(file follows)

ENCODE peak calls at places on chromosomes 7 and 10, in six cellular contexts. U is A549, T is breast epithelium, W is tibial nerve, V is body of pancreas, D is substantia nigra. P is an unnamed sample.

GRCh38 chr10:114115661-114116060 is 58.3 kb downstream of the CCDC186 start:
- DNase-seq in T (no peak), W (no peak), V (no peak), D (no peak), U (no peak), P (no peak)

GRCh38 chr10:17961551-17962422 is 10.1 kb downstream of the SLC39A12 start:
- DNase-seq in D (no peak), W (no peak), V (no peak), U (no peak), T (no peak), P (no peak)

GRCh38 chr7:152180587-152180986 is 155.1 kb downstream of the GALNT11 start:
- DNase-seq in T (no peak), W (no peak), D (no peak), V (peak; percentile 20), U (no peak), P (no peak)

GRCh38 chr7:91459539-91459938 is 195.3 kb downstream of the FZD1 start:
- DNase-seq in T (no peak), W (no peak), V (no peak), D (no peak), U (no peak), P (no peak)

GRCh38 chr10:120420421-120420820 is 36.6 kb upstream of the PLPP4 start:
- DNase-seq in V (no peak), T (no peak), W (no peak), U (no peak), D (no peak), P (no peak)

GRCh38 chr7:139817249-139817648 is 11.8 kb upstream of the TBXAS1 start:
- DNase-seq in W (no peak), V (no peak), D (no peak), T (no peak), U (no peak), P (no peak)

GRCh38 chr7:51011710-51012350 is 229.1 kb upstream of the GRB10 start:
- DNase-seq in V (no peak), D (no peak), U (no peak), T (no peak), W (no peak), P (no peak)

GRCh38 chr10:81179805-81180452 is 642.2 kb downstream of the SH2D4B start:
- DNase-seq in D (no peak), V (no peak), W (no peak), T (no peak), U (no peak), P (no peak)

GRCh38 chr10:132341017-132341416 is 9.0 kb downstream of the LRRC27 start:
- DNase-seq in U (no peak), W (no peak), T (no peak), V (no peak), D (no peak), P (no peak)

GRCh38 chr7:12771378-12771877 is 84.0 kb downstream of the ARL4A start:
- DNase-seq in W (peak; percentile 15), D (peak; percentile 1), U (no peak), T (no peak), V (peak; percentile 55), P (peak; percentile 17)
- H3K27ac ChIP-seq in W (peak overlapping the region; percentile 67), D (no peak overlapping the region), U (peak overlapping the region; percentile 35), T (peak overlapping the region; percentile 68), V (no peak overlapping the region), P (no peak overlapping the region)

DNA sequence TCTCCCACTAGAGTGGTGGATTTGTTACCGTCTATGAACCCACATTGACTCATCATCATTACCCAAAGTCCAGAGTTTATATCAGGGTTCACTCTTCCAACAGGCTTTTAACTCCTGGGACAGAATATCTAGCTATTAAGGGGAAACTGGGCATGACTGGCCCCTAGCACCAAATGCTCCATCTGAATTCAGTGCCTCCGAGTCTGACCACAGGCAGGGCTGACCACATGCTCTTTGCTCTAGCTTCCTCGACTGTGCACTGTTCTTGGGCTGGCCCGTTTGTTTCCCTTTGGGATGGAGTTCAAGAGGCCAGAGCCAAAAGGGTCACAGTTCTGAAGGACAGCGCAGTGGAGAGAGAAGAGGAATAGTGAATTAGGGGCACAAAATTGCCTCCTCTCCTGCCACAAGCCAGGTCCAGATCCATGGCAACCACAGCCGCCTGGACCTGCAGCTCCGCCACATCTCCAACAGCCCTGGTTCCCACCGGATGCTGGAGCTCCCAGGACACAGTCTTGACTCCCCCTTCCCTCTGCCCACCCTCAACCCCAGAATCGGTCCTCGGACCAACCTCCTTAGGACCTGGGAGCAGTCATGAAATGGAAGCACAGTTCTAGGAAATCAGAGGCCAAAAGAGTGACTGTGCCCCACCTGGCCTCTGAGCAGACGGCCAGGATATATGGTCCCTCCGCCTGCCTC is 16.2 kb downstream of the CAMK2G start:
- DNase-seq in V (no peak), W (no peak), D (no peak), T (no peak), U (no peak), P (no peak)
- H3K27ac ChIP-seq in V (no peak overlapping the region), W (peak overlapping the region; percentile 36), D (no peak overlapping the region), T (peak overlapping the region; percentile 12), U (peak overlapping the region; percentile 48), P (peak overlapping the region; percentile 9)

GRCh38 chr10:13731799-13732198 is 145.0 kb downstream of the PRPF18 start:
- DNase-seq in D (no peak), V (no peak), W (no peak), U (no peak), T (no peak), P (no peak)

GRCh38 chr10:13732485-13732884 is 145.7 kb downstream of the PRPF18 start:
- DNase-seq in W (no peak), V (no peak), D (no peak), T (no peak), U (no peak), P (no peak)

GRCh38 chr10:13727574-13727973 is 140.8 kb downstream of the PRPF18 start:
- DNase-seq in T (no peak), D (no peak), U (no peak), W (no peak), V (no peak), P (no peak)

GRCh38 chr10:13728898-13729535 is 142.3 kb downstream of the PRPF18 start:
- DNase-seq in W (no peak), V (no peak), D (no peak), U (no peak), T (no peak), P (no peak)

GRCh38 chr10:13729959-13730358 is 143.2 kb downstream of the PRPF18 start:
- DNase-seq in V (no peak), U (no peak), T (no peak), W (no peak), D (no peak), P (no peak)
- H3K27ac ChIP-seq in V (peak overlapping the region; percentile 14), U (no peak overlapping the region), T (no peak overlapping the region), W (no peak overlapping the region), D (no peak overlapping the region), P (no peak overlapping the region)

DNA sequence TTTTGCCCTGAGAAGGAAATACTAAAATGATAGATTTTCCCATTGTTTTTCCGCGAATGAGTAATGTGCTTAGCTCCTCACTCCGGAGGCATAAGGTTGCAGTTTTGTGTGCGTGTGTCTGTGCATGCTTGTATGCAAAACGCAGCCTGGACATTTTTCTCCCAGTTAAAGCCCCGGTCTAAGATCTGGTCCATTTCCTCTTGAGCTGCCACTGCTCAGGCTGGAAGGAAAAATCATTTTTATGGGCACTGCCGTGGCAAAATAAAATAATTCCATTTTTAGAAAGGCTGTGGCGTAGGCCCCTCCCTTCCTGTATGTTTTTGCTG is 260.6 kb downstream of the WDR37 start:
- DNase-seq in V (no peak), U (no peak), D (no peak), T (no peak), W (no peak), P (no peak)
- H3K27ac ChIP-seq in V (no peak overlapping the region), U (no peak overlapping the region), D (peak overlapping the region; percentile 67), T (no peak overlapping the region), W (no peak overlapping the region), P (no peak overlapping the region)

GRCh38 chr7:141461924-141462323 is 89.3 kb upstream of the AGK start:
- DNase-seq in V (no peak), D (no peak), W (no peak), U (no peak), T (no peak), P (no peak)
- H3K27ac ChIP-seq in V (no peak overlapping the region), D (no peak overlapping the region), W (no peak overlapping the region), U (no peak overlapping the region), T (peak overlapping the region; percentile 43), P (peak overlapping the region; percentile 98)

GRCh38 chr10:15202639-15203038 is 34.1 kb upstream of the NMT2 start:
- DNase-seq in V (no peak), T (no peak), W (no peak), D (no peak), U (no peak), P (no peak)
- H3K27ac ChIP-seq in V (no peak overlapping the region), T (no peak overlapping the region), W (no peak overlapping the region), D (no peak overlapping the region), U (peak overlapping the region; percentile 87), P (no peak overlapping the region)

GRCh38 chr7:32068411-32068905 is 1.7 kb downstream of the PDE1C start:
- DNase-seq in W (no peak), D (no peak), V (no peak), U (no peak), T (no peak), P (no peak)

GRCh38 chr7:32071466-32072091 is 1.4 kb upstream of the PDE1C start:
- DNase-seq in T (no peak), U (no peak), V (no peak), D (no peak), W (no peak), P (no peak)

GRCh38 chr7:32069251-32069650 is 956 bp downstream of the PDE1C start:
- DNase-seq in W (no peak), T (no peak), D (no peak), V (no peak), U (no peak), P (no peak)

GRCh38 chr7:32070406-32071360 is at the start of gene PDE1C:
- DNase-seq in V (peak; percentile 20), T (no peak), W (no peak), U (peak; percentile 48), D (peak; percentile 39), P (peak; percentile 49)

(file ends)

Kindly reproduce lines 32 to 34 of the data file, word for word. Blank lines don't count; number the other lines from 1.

GRCh38 chr10:13728898-13729535 is 142.3 kb downstream of the PRPF18 start:
- DNase-seq in W (no peak), V (no peak), D (no peak), U (no peak), T (no peak), P (no peak)

GRCh38 chr10:13729959-13730358 is 143.2 kb downstream of the PRPF18 start: